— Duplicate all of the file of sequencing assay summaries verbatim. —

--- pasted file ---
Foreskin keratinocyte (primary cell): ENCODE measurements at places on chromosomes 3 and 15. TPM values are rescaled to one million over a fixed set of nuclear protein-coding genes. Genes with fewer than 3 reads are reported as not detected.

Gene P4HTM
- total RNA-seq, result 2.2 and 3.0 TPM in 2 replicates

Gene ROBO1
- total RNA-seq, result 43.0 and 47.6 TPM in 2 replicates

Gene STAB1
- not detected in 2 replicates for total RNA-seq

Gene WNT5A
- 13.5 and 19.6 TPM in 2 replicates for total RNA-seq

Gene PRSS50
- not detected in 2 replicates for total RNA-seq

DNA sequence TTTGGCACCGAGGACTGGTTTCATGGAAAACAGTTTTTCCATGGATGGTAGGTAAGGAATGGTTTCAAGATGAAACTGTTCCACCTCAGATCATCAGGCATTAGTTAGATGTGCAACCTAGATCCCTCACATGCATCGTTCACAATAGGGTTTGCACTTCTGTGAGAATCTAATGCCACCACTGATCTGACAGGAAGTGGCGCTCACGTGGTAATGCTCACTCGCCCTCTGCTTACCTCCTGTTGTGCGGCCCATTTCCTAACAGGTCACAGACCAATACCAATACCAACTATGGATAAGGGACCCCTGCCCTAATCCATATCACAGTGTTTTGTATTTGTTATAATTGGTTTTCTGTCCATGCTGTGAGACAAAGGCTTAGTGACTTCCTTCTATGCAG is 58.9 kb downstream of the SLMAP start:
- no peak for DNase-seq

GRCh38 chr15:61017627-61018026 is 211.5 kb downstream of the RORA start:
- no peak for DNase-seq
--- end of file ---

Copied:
Foreskin keratinocyte (primary cell): ENCODE measurements at places on chromosomes 3 and 15. TPM values are rescaled to one million over a fixed set of nuclear protein-coding genes. Genes with fewer than 3 reads are reported as not detected.

Gene P4HTM
- total RNA-seq, result 2.2 and 3.0 TPM in 2 replicates

Gene ROBO1
- total RNA-seq, result 43.0 and 47.6 TPM in 2 replicates

Gene STAB1
- not detected in 2 replicates for total RNA-seq

Gene WNT5A
- 13.5 and 19.6 TPM in 2 replicates for total RNA-seq

Gene PRSS50
- not detected in 2 replicates for total RNA-seq

DNA sequence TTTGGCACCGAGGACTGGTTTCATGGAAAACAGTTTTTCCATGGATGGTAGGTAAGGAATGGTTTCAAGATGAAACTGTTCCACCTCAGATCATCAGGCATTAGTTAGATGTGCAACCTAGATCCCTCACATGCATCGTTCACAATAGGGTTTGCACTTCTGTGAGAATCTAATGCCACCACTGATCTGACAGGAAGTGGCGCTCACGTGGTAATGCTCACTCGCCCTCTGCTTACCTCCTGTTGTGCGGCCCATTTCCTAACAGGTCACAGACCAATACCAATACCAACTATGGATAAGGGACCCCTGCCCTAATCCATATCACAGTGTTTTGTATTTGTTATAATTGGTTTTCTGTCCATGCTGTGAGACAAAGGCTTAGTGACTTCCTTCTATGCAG is 58.9 kb downstream of the SLMAP start:
- no peak for DNase-seq

GRCh38 chr15:61017627-61018026 is 211.5 kb downstream of the RORA start:
- no peak for DNase-seq